January 18, 2019
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From take home-telescopes to fancy cake pans, Maine libraries have what you want

Gabor Degre | BDN
Gabor Degre | BDN
This telescope and digital microscope are among the unusual items that cam be checked out of the Bangor Public Library.

From the Alice L. Pendleton Library in Islesboro to the Zadoc Long Free Library in Buckfield, Maine’s approximately 265 public and community libraries tie the state together in a comprehensive network of information services, community programming and take-home materials.

But, in addition to books, audiobooks, movies and other traditional fare, Maine libraries serve up a menu of unexpected items that can be checked out and taken home by their patrons. From ukuleles, pruning shears and telescopes to fishing rods, fancy cake pans and knitting needles, libraries are stepping up to serve their communities in ways that are sometimes surprising.

At the Bangor Public Library, for example, card-holders can check out an Orion StarBlast telescope for a week at a time. Suitable for backyard stargazing and family-friendly night-sky events, the 4.5” reflective scope comes with simple instructions, a guide to the constellations and a headlamp for making adjustments in the dark.

Also available at the Bangor Public Library are a couple of compact digital microscopes that display their magnified images on the monitor of your home computer. The microscopes come with instructions and a small box of feathers, fossils and and other items to encourage patrons to look closely at the natural world. The BPL also circulates a constellation of do-it-yourself kits for exploring electronics.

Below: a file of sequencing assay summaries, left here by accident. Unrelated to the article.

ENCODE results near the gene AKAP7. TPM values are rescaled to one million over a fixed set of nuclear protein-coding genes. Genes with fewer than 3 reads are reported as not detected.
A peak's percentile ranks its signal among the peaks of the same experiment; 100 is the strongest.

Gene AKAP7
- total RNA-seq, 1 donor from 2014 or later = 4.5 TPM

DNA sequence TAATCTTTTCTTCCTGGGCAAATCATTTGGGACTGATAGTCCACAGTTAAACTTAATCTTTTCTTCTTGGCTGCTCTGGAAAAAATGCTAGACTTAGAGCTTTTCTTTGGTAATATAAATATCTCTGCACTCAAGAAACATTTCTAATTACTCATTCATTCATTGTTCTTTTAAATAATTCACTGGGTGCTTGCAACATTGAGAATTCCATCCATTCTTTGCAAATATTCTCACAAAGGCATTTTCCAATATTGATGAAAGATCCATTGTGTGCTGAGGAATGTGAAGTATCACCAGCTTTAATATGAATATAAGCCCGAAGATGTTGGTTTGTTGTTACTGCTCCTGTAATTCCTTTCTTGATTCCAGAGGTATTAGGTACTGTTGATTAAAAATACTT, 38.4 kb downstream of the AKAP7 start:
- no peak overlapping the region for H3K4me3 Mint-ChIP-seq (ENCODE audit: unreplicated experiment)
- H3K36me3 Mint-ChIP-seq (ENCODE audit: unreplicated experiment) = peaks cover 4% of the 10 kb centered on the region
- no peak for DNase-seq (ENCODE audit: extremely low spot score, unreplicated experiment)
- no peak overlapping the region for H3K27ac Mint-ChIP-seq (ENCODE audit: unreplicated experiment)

“These are all ways for people to explore ideas, and that’s really what we’re about,” BPL director Barbara McDade said of the library’s diverse collection. “This is a way we can enhance the experience of living in Bangor.”

The library’s circulating collection also includes free passes for up to four people to the Emera Astronomy Center and Jordan Planetarium at the University of Maine, the Maine State Museum in Augusta and the Maine Discovery Museum in Bangor.

Niles Parker, executive director of the Discovery Museum, said about 400 adults and children have visited the museum on the BPL’s pass this year, at a value of about $15,000. The museum sells the annual pass to the library for $350.

“It’s something we feel very strongly about, providing admission to the museum for people who might not otherwise have access,” he said.

Other BPL passes will admit up to 17 people — think a school van — into a state park for day use (no camping), or provide a discounted admission to the Bangor Symphony for a child accompanied by an adult.

The public library in Orono also provides free passes to area attractions, including the planetarium at nearby UMaine. “It’s great,” said town resident and library patron Wendy Neary, who regularly attends shows there with her three children, age 10, 11 and 14. Admission would normally cost them $20 — enough to take a bite out of their modest household budget. “For us, right now, it’s a huge help,” Neary said.

Orono Public Library also lends out items ranging from home energy auditing kits to ukuleles. The simple, four-stringed instruments are particularly popular with older patrons.

“People end up borrowing them to get a feel for whether they want to buy one of their own and go on playing them,” said director Laurie Carpenter. Many have gone on to join the community’s loose-knit ukulele group, which meets monthly at the library.